Ventriloquist Breathes New Life Into Old Dummy

Calling someone a “dummy” is not usually considered to be the sincerest form of flattery, however in the world of puppetry and ventriloquism, the word “dummy” is a professional term used to describe a large puppet usually having movable features (as mouth and arms) manipulated by a ventriloquist.  The preferred term by professional ventriloquists is “figure” or “character.” Some politically correct types have even gone as far as referring to them as “Mannequin Americans.”

Late in 2010, Ventriloquist Jim Barber was presented with an unexpected request from a member of his audience at the Hamner Barber Variety Show in Branson, Missouri.  While Jim was performing on stage, he noticed that someone in the crowd was holding a wooden ventriloquist dummy.  Of course, this caught Jim’s attention immediately and he walked off the stage into the audience to meet the Baltz family from Kansas. 

Dave Baltz explained that the character was named Mickey, and was constructed by his father, the late Howard Baltz in the 1930’s (1934 to be precise).  They performed together throughout the Midwest under the stage names “Howard Stone and Mickey Baltz.”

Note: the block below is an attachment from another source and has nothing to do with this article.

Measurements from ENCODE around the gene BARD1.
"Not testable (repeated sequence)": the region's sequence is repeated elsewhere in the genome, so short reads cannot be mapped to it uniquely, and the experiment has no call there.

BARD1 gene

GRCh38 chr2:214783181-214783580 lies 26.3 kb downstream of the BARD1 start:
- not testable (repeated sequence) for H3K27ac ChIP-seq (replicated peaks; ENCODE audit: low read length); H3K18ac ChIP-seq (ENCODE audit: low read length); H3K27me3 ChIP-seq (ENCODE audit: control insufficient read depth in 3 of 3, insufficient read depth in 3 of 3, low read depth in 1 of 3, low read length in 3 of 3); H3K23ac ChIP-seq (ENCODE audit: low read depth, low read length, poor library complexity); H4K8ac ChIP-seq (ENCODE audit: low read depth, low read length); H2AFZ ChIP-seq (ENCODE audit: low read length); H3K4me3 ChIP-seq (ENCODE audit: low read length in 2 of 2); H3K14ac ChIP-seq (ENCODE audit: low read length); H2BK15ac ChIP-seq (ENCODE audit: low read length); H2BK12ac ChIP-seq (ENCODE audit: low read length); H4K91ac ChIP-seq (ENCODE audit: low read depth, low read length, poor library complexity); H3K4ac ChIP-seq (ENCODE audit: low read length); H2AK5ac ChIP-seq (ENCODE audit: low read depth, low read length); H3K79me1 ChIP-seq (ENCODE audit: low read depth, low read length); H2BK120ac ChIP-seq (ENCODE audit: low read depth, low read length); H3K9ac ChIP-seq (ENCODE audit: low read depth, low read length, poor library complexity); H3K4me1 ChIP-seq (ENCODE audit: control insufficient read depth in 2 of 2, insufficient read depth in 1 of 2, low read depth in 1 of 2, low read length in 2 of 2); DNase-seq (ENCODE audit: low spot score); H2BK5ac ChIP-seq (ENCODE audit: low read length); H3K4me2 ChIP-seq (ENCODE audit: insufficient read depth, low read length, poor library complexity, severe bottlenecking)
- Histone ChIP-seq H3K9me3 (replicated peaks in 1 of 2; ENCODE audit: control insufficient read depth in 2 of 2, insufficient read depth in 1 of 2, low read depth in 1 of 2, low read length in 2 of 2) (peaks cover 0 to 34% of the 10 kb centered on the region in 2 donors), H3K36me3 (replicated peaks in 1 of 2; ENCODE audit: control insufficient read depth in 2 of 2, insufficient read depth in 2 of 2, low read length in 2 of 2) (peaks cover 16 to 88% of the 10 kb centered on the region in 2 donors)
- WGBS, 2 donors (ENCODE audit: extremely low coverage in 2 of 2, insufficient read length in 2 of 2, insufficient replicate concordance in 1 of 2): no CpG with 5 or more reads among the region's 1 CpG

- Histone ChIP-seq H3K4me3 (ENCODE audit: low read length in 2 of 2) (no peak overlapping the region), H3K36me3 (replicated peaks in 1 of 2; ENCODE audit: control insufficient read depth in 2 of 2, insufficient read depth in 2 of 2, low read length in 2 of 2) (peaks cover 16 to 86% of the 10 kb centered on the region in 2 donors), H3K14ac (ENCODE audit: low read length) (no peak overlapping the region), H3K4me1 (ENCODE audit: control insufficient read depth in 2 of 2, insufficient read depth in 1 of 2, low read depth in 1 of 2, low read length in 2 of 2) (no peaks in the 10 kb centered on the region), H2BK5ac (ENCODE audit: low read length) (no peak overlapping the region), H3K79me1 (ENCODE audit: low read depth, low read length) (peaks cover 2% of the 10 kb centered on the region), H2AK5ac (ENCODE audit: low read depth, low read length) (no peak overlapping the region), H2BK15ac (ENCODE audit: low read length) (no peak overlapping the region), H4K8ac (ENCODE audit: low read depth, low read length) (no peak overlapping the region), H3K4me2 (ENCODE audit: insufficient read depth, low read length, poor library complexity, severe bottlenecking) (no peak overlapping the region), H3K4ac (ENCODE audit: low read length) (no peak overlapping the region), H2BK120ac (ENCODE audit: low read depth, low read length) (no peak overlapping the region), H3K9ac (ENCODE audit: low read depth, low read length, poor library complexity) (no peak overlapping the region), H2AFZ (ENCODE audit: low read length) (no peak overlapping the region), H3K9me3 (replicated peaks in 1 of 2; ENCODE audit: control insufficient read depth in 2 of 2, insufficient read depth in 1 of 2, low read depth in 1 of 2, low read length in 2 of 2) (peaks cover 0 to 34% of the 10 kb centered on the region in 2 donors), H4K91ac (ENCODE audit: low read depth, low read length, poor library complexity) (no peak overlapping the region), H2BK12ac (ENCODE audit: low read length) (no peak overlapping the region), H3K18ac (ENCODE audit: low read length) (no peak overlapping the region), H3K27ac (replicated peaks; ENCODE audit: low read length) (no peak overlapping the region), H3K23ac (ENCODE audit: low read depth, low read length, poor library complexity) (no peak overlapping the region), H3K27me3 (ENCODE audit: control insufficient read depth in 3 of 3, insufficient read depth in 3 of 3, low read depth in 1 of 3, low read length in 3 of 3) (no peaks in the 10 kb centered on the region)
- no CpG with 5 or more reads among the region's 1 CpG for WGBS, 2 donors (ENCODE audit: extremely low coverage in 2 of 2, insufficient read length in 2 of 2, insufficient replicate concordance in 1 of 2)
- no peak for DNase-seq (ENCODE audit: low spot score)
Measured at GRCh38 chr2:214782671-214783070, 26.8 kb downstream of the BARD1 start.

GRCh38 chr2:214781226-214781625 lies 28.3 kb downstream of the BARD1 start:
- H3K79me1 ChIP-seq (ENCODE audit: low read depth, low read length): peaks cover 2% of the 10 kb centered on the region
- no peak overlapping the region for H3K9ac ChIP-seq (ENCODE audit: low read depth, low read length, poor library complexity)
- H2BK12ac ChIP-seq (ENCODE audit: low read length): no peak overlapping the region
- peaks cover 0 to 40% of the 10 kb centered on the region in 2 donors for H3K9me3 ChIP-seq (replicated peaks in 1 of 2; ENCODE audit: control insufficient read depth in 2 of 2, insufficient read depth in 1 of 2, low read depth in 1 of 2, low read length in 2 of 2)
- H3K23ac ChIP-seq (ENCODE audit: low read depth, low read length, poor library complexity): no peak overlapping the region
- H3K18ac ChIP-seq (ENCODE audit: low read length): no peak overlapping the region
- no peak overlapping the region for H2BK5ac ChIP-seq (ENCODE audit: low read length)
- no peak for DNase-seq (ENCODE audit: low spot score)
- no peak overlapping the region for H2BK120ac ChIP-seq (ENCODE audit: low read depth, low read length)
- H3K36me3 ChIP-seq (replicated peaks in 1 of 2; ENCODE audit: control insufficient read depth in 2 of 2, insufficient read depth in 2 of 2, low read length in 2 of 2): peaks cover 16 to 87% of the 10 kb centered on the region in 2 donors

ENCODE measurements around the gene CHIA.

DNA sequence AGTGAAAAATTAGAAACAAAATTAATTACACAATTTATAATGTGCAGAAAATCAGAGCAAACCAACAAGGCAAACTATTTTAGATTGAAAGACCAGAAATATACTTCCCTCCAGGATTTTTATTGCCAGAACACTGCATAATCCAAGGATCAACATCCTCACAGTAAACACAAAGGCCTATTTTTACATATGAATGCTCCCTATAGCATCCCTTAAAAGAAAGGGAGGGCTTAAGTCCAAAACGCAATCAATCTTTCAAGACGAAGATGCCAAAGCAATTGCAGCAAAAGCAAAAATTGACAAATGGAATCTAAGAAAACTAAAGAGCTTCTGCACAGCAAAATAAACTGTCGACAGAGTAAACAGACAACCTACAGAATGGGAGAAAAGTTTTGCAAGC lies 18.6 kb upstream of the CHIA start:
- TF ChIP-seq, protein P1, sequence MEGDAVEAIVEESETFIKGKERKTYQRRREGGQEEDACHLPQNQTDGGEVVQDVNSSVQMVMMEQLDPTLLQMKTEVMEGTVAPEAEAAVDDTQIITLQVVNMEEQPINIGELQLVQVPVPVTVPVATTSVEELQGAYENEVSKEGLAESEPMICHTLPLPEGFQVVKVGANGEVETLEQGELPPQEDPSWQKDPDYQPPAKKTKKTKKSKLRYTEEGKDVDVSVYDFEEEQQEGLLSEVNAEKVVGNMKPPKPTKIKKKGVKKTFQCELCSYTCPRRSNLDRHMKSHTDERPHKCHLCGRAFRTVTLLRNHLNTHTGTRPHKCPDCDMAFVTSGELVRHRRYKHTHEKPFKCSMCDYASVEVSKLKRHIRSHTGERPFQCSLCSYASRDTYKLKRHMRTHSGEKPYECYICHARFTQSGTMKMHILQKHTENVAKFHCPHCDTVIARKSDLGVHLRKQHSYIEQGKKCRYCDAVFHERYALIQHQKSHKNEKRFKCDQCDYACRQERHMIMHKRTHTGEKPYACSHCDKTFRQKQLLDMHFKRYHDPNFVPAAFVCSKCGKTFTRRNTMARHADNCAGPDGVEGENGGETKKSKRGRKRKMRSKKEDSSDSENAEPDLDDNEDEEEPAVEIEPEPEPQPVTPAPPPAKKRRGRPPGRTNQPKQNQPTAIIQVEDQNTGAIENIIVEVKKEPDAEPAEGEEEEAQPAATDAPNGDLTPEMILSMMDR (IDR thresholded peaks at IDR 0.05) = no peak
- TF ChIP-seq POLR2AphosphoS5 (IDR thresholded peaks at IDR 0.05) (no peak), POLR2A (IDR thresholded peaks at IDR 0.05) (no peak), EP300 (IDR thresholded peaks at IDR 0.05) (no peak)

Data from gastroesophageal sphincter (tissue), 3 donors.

After the show, the family asked Jim if he would be able to assist them in restoring Mickey’s damaged paint and broken internal mechanics.  Jim accepted the challenge, and after an emotional goodbye, left their special wooden family member with Jim to perform the necessary transformation (see video below).

Over the next few months during his spare time, Jim worked on renewing Mickey back to a new appearance by carefully dissembling the head and removing the mechanical eye mechanisms.  He then sanded away the old cracked paint, fixed the leather filler under his chin, created a new left eyebrow from wood putty to match the existing brow on the right side, and finally repainted the entire head and eyes by hand.

The black Japanese wig, which was made of real hair, was gently washed, dried and styled for perhaps the first time in 77 years. 

Lex Pearson, Stage Manager for the Hamner Barber Variety Show, also assisted by soldering the broken mechanical elements that controlled the left eye lid, blinking lever, and headstick frame.

When the new paint finish was completely dry, the eye mechanisms were repositioned back into place and all the internal mechanics connected again to allow the animated facial movements that really bring life to a ventriloquist character such as this. When the wig was reattached to Mickey’s head, he was ready to go home to be with his family.